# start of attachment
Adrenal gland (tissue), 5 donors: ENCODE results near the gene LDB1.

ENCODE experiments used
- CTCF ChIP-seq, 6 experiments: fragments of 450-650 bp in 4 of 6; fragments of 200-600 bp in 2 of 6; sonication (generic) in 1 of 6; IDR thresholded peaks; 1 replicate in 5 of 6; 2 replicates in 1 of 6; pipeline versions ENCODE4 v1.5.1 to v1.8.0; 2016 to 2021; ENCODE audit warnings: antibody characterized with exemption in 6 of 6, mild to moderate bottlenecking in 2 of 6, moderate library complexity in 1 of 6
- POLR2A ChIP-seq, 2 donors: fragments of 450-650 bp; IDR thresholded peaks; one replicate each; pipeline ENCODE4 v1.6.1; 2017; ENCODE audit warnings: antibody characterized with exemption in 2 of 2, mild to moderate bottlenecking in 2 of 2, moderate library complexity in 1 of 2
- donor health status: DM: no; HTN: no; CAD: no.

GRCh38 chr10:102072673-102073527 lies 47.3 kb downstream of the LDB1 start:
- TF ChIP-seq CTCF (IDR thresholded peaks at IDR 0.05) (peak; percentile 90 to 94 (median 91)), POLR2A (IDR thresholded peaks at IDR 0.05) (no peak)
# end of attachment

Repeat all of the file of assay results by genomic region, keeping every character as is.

Adrenal gland (tissue), 5 donors: ENCODE results near the gene LDB1.

ENCODE experiments used
- CTCF ChIP-seq, 6 experiments: fragments of 450-650 bp in 4 of 6; fragments of 200-600 bp in 2 of 6; sonication (generic) in 1 of 6; IDR thresholded peaks; 1 replicate in 5 of 6; 2 replicates in 1 of 6; pipeline versions ENCODE4 v1.5.1 to v1.8.0; 2016 to 2021; ENCODE audit warnings: antibody characterized with exemption in 6 of 6, mild to moderate bottlenecking in 2 of 6, moderate library complexity in 1 of 6
- POLR2A ChIP-seq, 2 donors: fragments of 450-650 bp; IDR thresholded peaks; one replicate each; pipeline ENCODE4 v1.6.1; 2017; ENCODE audit warnings: antibody characterized with exemption in 2 of 2, mild to moderate bottlenecking in 2 of 2, moderate library complexity in 1 of 2
- donor health status: DM: no; HTN: no; CAD: no.

GRCh38 chr10:102072673-102073527 lies 47.3 kb downstream of the LDB1 start:
- TF ChIP-seq CTCF (IDR thresholded peaks at IDR 0.05) (peak; percentile 90 to 94 (median 91)), POLR2A (IDR thresholded peaks at IDR 0.05) (no peak)